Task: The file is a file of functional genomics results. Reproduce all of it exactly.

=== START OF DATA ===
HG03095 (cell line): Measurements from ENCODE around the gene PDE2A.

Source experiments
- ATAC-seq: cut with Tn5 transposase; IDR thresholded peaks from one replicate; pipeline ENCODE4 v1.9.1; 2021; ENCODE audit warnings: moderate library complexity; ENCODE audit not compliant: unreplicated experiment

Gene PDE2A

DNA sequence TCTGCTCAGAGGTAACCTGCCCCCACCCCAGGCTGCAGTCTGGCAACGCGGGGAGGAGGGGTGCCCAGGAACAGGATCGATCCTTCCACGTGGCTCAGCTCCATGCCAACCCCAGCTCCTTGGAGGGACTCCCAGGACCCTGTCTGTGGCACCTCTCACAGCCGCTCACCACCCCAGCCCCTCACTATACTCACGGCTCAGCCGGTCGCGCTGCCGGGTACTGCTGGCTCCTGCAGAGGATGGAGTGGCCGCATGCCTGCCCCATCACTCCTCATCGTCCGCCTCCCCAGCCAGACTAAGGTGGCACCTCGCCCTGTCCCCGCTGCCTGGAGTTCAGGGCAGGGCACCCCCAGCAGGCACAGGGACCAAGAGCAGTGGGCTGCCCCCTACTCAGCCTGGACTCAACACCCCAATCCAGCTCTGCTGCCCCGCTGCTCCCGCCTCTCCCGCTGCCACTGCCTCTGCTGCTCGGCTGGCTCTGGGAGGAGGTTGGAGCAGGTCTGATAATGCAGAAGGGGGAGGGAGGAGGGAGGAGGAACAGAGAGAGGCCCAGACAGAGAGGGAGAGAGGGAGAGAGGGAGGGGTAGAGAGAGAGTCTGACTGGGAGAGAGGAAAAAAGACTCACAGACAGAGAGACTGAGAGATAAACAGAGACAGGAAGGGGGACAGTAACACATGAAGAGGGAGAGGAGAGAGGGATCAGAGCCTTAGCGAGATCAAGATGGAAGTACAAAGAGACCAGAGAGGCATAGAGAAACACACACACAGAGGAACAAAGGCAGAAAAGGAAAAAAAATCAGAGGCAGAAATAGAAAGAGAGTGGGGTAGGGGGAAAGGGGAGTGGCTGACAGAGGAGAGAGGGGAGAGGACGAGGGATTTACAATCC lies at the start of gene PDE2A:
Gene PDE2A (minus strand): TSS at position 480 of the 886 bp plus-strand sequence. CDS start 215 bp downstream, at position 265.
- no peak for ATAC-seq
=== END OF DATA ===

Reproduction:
HG03095 (cell line): Measurements from ENCODE around the gene PDE2A.

Source experiments
- ATAC-seq: cut with Tn5 transposase; IDR thresholded peaks from one replicate; pipeline ENCODE4 v1.9.1; 2021; ENCODE audit warnings: moderate library complexity; ENCODE audit not compliant: unreplicated experiment

Gene PDE2A

DNA sequence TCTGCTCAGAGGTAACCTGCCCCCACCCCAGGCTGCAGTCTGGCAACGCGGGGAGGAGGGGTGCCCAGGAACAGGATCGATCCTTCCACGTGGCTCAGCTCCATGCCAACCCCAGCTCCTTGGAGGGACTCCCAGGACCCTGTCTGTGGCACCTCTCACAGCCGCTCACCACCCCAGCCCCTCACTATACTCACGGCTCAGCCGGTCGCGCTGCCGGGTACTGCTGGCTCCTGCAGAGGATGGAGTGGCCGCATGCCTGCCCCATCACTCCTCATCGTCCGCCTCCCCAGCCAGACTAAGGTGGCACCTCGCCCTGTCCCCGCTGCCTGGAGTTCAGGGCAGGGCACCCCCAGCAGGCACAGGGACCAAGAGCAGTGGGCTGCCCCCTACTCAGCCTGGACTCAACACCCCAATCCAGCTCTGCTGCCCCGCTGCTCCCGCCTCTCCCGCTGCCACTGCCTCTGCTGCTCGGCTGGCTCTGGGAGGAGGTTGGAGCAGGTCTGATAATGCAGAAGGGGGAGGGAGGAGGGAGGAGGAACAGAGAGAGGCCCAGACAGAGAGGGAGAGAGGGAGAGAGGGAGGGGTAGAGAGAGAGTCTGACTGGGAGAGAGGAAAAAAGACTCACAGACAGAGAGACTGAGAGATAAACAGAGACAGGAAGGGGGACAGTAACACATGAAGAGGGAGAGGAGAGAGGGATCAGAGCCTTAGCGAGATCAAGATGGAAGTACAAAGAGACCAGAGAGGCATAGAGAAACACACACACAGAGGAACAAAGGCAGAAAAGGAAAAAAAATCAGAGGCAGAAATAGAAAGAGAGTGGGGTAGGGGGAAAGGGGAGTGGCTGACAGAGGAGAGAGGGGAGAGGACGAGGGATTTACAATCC lies at the start of gene PDE2A:
Gene PDE2A (minus strand): TSS at position 480 of the 886 bp plus-strand sequence. CDS start 215 bp downstream, at position 265.
- no peak for ATAC-seq